Nichole Nordeman has a new album due out on May 24, entitled Brave. The interview discusses why she waited nearly three years between this release and her last studio project, Woven and Spun. What is interesting for me is that recently I’ve been rediscovering her music.

Her first two albums were simply astounding in their honesty and sensitivity, both to human searching and to the majesty and mystery of God. Unfortunately, those two CDs were stolen from me (along with others) in a back alley in Wilmore, Kentucky. It would be funny if it weren’t my own story (and if I hadn’t lost so many CDs). So, when I bought the Mac and started wasting all my paychecks on iTunes, I bought both the albums that I hadn’t heard in years. The music was still fresh, just like the first day I heard it. So, a week ago, I bought Woven and Spun, which was weaker than the first two, but still grabbed me. So, tonight, I Googled for her to see what she was up to.

Now I’m really psyched.

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Filed under: — Basil @ 11:56 pm

«— Fr. Thomas Hopko in Lexington, Again
—» Bravery Via Nichole

Synod Meets

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The Holy Synod of the Orthodox Church in America recently met, and the results of their meeting are online at OCA.org.

Good news: The synod will be electing a bishop for the Diocese of New England and has elected Archimandrite Alejo Antonio (Alexis Anthony) to head the exarchate of Mexico.

Bad news: Protopresbyter Robert Kondratick “emphasized the positive response to the recently redesigned OCA web site….” Notice that there was only one positive response, and it had to be emphasized. We’ll deal with you later, James.

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Filed under: — Basil @ 6:28 pm

«— Do I Know My Bishop?
—» Synod Meets

Fr. Thomas Hopko in Lexington, Again

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Thanks to Clifton Healy for pointing this out on Blogodoxy: Asbury Seminary is hosting a seminar on worship in the emerging culture. Protopresbyter Thomas Hopko will be speaking on Eastern Orthodox worship.

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Filed under: — Basil @ 1:15 am

«— An English Primer for Orthodox Christians
—» Fr. Thomas Hopko in Lexington, Again

Do I Know My Bishop?

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Earlier today, an Orthodox brother was trying to help me put the Roman Pontiff’s failing health into perspective. “What if,” he said, “it was our bishop? How would you feel?” I’ve met his emminence Dmitri, as well as other bishops: his emminence Job and his grace Nikon. However, I have never spent quality time with my bishop, as many of my brothers and sisters in my parish have. I remember him as a kind, gentle sort of man, but I find myself at odds with some of his policies in our diocese, particularly in the liturgical sphere. Perhaps my ability to relate to him as a bishop would be improved if I had been able to spend some time with him last May.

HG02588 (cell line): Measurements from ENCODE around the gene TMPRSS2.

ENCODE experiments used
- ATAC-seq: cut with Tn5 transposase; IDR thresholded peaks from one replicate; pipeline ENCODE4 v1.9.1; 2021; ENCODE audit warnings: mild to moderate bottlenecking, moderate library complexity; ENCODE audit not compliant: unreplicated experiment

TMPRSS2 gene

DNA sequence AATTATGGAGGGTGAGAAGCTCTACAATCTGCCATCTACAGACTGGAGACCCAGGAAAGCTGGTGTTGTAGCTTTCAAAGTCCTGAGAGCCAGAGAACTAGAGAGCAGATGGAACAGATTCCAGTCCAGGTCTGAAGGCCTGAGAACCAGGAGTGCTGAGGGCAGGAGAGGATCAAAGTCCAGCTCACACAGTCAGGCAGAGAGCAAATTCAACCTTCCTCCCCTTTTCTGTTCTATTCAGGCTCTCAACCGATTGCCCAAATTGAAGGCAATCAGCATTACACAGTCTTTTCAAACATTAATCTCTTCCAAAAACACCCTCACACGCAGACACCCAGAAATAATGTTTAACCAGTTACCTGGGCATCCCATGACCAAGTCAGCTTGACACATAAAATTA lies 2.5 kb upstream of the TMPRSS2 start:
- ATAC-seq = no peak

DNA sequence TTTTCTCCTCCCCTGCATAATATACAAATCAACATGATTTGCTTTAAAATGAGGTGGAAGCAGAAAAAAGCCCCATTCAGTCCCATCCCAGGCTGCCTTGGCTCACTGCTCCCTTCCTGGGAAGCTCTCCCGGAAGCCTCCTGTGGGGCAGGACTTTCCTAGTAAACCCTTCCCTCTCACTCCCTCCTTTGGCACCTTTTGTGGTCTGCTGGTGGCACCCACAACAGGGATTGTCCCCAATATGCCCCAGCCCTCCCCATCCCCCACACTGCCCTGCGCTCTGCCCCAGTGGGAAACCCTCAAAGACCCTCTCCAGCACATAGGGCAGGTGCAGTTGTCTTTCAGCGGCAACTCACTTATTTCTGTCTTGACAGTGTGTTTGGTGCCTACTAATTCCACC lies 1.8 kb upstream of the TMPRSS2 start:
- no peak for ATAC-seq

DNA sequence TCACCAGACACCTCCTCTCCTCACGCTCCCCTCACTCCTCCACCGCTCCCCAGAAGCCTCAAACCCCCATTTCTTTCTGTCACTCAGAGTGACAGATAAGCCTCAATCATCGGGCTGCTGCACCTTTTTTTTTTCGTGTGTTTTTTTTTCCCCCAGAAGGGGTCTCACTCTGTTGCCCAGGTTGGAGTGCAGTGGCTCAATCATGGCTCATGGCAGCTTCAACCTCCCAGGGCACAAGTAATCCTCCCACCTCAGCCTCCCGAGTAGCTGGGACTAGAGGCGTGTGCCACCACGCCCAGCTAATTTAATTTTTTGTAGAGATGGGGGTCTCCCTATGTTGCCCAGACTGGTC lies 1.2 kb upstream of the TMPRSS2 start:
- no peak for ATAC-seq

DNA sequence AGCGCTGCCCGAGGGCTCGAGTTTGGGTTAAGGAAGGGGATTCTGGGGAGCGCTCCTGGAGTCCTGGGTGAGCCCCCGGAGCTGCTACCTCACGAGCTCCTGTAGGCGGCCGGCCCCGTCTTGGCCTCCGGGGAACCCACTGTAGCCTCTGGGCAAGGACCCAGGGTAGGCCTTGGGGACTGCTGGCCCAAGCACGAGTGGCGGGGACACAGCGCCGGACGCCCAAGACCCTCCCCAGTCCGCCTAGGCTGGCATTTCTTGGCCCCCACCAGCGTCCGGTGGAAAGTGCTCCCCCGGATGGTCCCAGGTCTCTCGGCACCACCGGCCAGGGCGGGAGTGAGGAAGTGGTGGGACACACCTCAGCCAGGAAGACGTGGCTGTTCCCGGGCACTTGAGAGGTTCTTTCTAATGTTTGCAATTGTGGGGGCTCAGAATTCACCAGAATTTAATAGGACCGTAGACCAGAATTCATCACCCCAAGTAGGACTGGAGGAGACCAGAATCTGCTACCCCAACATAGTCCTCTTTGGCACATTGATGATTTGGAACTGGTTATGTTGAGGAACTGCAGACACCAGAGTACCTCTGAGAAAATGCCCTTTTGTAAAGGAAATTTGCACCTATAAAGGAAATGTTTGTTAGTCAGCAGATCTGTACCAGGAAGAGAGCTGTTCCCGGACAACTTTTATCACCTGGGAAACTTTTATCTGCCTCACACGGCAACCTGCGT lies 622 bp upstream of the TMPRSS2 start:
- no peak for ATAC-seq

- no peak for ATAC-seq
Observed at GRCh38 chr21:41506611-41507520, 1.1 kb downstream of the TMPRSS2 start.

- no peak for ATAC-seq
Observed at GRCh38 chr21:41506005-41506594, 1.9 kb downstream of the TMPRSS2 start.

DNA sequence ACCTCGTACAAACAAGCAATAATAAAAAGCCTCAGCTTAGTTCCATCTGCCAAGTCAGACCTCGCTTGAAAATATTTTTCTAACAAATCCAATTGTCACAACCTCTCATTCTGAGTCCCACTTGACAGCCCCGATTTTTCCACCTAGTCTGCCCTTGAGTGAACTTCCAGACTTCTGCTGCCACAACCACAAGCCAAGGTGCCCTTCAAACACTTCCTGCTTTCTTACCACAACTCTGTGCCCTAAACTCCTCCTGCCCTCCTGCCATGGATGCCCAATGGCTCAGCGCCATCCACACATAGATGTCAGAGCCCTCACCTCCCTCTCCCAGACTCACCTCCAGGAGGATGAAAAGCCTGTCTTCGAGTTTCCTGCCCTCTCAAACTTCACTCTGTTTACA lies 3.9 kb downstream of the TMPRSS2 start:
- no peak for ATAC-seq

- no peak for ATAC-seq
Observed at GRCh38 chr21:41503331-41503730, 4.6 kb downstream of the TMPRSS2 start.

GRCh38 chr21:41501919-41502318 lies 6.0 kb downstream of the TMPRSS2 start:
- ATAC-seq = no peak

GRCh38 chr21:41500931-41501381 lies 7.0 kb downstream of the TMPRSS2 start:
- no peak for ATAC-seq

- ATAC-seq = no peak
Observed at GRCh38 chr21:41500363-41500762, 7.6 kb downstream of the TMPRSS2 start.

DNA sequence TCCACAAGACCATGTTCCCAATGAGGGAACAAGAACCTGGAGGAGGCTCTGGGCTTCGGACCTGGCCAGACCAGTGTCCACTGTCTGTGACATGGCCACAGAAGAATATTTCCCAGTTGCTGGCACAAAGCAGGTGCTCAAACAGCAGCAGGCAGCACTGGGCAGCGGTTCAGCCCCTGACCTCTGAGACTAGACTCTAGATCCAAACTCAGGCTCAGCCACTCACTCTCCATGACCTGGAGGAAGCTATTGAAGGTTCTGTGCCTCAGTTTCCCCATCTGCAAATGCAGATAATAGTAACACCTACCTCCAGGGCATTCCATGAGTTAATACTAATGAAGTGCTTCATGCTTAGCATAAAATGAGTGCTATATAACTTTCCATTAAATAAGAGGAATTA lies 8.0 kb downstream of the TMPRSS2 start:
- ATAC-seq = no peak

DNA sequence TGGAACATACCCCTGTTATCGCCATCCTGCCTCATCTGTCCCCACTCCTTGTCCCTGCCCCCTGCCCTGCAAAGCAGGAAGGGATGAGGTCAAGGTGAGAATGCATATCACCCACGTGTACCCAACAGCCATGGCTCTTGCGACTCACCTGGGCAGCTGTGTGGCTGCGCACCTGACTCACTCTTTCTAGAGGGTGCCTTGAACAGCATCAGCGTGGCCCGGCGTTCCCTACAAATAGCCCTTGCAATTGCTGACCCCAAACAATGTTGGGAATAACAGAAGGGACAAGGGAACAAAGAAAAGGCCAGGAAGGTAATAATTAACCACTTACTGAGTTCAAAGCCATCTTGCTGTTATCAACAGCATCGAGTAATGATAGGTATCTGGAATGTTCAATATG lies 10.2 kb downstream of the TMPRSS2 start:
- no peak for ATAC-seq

Sometimes I wonder what obedience to my bishop should look like. I tend to have rather strong opinions (as previous posts attest), and I think sometimes I appear disrespectful of authority or even rebellious. Some of the same prinicples of authority and obedience apply in the Church as in the military. I’m learning that I understand submission to authority much better than I thought I did. Yet, the Church is not a military organization. Obedience and submission proceed from love, not power or fear. I think this is part of what I’m missing.

Perhaps if I had been able to spend time with him, as the rest of my parish did, I could more easily submit to my bishop out of love. Instead, I find that I associate my bishop with my return to a home parish where everything is changing liturgically. Before I left, we used mostly standard OCA texts and music. This made the parish I worship with in Connecticut very familiar — much of the texts were the same. I loved being able to step into another parish and feel at home. Now I don’t feel at home when I return home! Since my connection with my home parish is deeply important to me, this disconnect really angers me.

Thus, it’s hard for me to relate to his emminence Dmitri as a loving father; I tend to relate to him as the guy who came in and changed everything back home. Very perplexing emotions for an Orthodox convert, to say the least.

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Filed under: — Basil @ 12:42 am